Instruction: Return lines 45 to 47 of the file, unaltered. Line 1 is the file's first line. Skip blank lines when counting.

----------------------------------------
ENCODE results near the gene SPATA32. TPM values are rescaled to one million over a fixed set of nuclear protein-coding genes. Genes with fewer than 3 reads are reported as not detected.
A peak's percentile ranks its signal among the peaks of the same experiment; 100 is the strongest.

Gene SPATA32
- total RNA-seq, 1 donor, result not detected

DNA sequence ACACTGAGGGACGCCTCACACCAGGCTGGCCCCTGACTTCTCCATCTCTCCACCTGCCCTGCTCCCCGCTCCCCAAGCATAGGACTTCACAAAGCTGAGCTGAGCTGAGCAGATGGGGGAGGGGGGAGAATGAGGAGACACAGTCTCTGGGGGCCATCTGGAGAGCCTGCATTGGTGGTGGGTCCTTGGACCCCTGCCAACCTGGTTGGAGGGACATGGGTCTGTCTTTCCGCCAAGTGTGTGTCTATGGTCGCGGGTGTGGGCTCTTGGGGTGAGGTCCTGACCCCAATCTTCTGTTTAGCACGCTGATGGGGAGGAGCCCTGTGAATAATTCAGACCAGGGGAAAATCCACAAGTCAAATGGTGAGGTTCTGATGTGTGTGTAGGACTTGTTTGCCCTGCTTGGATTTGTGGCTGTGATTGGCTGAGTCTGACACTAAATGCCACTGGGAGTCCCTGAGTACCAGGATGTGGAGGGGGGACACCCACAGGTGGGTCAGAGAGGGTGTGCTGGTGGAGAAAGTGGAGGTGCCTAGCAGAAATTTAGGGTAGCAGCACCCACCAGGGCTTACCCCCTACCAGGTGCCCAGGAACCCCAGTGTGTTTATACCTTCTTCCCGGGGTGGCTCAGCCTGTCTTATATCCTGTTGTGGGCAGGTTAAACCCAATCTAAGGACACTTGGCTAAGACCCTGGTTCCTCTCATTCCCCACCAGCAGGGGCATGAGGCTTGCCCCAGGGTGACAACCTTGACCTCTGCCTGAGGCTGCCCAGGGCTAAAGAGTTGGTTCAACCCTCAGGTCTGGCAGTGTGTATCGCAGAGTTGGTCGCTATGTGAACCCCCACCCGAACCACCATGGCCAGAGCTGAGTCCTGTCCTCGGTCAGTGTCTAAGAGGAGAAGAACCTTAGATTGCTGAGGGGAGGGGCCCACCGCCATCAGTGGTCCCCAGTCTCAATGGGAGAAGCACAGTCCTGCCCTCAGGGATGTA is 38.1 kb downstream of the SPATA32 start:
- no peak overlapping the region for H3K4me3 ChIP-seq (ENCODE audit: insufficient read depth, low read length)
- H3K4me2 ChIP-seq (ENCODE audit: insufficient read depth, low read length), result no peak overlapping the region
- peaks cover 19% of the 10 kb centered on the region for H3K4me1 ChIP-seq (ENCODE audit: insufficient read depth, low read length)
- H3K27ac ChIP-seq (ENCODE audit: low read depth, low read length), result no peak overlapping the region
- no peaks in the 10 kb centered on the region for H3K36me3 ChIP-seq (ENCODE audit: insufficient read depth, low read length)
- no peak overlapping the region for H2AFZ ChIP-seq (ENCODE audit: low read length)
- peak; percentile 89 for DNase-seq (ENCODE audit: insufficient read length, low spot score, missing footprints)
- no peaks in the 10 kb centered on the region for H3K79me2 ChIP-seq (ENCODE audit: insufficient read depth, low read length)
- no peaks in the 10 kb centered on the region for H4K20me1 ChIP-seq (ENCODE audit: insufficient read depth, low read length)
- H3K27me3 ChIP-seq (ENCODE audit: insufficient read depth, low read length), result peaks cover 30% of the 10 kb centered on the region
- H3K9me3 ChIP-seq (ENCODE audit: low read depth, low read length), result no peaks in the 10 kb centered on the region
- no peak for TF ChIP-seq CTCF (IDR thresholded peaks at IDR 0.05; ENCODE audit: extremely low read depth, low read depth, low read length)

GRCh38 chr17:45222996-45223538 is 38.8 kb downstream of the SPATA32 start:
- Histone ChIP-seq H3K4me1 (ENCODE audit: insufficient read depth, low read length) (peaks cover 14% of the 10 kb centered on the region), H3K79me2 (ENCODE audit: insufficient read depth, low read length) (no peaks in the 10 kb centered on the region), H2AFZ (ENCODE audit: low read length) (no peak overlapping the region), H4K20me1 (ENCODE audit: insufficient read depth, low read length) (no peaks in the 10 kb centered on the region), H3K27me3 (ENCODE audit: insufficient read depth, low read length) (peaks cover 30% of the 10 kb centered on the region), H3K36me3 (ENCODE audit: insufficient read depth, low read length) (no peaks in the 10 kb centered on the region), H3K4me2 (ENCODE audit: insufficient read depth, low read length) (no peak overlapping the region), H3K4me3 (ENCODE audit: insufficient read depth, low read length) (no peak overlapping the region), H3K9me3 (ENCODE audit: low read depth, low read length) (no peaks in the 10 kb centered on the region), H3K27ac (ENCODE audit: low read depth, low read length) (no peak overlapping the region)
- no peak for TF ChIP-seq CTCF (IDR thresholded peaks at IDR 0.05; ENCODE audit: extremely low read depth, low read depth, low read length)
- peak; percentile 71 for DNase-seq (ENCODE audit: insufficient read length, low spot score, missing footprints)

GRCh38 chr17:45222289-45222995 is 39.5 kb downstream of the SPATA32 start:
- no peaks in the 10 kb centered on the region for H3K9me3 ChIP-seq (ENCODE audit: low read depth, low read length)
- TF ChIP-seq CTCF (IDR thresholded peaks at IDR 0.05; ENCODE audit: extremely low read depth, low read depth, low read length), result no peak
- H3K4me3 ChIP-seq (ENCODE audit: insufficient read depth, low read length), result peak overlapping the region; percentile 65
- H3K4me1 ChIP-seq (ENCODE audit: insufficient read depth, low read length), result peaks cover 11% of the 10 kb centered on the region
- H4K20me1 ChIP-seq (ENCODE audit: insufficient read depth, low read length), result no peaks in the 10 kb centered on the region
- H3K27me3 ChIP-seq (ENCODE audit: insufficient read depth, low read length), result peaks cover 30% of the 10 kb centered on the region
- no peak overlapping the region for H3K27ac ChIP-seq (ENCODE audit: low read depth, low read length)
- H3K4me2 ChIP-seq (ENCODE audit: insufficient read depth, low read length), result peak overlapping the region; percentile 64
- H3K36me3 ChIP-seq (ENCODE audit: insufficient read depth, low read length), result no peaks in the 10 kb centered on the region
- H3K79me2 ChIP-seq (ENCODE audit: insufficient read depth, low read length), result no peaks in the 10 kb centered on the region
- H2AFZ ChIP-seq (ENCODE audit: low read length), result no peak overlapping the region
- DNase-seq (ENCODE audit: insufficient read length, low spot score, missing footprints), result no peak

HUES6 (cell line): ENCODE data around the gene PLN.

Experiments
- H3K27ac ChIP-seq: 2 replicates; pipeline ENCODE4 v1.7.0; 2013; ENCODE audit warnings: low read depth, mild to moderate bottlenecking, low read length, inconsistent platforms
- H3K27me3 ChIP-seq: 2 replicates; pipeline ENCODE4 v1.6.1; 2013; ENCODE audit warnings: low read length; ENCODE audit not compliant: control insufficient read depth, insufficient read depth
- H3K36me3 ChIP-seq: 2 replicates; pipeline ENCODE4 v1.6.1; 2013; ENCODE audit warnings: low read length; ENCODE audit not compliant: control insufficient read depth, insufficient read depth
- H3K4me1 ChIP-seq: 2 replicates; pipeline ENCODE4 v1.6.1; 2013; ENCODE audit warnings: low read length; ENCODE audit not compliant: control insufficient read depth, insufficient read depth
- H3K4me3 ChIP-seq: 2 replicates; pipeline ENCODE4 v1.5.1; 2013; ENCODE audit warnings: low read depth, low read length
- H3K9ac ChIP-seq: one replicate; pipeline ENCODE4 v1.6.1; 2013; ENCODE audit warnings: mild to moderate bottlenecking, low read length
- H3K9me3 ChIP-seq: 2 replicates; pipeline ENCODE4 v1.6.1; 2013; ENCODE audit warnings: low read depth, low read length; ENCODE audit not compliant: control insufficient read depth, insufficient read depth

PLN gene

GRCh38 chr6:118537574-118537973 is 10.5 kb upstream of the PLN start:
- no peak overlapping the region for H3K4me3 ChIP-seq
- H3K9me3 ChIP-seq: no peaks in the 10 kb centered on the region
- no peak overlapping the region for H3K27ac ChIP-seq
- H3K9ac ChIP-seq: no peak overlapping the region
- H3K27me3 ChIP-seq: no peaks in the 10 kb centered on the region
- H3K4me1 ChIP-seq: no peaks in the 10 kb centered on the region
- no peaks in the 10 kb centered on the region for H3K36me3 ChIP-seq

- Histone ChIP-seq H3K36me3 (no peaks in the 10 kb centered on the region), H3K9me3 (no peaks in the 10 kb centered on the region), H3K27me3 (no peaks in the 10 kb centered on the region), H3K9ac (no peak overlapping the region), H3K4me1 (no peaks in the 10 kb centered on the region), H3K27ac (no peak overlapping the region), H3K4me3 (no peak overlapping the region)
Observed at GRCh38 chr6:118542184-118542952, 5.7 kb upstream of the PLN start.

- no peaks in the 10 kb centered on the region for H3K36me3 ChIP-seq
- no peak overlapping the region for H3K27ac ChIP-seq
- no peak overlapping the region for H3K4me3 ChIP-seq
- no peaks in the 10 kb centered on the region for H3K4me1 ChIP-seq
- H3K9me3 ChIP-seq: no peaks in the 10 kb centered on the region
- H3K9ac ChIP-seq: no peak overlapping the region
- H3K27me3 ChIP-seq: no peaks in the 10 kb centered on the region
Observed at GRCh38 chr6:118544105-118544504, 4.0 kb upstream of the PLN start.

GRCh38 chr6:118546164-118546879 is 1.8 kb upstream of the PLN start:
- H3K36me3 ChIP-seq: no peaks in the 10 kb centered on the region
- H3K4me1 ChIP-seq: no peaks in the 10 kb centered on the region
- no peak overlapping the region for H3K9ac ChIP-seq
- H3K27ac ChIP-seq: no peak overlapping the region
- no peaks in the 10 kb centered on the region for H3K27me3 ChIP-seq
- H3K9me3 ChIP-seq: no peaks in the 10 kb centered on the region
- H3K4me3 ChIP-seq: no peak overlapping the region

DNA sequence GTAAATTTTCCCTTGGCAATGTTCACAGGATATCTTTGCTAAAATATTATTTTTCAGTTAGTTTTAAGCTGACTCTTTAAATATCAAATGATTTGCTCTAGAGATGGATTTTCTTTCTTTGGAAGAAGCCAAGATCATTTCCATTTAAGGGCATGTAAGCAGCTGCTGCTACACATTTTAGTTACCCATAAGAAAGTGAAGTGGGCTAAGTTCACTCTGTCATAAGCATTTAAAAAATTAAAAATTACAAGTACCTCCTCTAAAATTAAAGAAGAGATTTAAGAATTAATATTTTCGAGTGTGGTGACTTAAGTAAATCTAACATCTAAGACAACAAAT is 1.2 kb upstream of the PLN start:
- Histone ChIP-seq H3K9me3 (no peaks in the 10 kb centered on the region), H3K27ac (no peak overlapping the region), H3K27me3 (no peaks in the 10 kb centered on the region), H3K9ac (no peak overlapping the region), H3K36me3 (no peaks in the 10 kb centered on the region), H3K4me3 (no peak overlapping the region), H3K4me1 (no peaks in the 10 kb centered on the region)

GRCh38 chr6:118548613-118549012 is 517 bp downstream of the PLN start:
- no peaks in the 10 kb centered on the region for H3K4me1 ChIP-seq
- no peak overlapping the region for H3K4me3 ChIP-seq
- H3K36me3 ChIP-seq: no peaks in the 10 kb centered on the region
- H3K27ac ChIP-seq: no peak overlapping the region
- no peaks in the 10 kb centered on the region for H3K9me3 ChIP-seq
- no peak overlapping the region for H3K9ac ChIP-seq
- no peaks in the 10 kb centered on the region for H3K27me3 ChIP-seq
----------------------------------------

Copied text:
GRCh38 chr6:118537574-118537973 is 10.5 kb upstream of the PLN start:
- no peak overlapping the region for H3K4me3 ChIP-seq
- H3K9me3 ChIP-seq: no peaks in the 10 kb centered on the region